The office real estate market in Europe - statistics & facts

The performance of the European office real estate market is strongly connected to the development of its domestic economies. Though the European economy is on a path of recovery from the effects of the coronavirus (COVID-19) pandemic, the office real estate sector still has a long way to go before reaching the pre-pandemic levels. The demand for office real estate in Europe remained suppressed throughout 2020 and the first half of 2021, with quarterly take-up below the four-year average. With leasing activity slowing down, vacancy rates rose across the major office markets. Nevertheless, certain cities were more impacted than others: In London, for example, the vacancy rate reached 8.7 percent in the second quarter of 2021, while in Berlin it was 2.9 percent.

Investment activity

Office has long been the most popular asset class among real estate investors, accounting for between 40 and 50 percent of investment volumes. Paris and London, as well as Germany’s big four (Berlin, Frankfurt, Munich, and Hamburg), concentrate the lion’s share of European investment activity. In the second quarter of 2021, Central Paris attracted investments worth 3.8 billion euros, which was 500 million euros more than Central London. Home of one of the biggest foreign exchange markets in the world, The London Stock Exchange, and the headquarters of many major global companies, such as HSBC, BP, Unilever, and Barclays, the office real estate sector in London has historically been one of the most competitive ones, with prime yields as low as 3.5 percent as of the third quarter of 2020. In Germany’s big four, yields were even lower at under three percent.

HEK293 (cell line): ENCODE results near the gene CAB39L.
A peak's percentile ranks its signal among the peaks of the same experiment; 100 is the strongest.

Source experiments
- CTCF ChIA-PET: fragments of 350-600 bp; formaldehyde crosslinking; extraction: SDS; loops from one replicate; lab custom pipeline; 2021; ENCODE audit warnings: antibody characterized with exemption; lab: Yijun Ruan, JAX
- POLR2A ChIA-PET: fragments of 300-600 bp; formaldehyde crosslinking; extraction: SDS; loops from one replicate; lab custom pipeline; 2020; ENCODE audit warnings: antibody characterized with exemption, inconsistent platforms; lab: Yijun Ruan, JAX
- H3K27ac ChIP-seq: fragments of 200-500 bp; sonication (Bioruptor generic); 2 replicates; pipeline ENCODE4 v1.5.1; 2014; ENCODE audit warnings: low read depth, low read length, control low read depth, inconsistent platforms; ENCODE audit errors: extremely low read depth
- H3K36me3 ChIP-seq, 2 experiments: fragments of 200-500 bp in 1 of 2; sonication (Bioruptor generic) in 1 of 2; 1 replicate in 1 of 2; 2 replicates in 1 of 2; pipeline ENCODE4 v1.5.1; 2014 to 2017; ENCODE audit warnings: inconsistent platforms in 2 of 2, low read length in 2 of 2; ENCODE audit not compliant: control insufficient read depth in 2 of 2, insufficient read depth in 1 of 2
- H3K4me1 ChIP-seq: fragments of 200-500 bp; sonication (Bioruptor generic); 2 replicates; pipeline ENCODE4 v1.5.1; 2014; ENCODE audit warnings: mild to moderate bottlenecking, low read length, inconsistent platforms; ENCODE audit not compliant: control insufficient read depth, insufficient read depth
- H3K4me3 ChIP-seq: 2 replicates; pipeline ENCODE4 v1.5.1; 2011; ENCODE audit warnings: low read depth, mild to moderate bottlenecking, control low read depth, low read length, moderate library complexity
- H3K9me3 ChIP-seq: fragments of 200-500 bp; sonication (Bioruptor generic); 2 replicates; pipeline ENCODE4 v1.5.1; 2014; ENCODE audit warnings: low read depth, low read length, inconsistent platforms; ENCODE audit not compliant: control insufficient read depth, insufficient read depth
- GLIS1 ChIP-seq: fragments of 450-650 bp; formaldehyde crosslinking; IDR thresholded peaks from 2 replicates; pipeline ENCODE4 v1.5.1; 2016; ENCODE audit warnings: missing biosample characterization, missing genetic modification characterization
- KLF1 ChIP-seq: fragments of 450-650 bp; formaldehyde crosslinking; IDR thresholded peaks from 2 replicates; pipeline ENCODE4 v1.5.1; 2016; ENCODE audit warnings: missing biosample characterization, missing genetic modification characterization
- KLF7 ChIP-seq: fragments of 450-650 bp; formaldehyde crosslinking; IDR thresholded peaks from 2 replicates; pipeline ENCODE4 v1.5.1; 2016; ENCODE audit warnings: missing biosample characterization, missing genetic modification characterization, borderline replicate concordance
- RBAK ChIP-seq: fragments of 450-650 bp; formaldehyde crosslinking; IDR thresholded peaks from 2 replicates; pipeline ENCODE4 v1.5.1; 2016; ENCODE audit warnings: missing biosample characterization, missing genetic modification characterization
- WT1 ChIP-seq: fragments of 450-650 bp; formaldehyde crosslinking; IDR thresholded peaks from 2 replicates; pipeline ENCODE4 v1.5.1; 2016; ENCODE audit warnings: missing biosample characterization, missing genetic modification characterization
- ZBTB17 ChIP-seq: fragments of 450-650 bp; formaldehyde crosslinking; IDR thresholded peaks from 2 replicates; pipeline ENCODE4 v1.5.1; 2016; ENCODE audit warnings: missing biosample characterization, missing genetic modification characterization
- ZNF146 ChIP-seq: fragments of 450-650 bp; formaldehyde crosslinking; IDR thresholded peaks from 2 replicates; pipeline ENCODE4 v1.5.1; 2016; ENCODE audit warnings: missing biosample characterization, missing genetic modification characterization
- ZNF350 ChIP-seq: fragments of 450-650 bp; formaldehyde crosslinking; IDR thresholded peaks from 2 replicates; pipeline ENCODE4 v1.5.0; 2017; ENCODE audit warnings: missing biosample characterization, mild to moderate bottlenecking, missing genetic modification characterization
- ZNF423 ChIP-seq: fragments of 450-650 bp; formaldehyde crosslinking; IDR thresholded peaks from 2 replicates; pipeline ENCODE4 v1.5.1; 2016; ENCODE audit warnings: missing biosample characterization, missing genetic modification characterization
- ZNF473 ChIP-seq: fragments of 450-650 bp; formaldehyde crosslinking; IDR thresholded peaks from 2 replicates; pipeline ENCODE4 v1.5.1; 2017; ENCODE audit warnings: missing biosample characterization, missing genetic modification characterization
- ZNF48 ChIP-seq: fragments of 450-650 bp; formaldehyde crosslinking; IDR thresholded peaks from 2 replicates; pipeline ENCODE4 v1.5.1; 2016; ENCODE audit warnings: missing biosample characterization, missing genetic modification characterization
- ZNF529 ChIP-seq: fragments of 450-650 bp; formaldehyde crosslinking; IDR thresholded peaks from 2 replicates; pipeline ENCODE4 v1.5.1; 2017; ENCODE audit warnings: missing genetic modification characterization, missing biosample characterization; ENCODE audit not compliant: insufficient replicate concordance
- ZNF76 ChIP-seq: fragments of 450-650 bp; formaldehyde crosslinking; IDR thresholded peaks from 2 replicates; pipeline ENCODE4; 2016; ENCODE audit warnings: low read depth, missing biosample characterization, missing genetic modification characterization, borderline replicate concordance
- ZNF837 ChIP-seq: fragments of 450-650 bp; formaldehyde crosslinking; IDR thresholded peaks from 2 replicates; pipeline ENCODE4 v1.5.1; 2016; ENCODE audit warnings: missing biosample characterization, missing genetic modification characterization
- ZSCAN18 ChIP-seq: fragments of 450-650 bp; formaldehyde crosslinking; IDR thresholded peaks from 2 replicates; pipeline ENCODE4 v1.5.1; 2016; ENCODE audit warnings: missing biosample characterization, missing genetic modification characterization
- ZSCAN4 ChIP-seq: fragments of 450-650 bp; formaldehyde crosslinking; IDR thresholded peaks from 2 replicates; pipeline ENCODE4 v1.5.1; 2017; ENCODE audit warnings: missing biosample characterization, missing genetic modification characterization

Rents and take-up

One of the reasons why the big economic centers of continental Europe are slowly stealing London’s spotlight as Europe’s number one office market is that rents are much more affordable. Renting a square meter of prime office space in Germany’s capital, Berlin cost roughly one-third of London rents in the second quarter of 2021. With rents substantially lower, cities like Berlin, Stockholm, Stuttgart, and Cologne have higher potential for rental growth than London and Paris. Furthermore, lower rents also attract occupiers: in the first quarters of 2020 and 2021, office take-up in many European cities, such as Germany’s big four, Central Paris, Milan, Madrid, and Brussels increased, while Central London observed the opposite trend.

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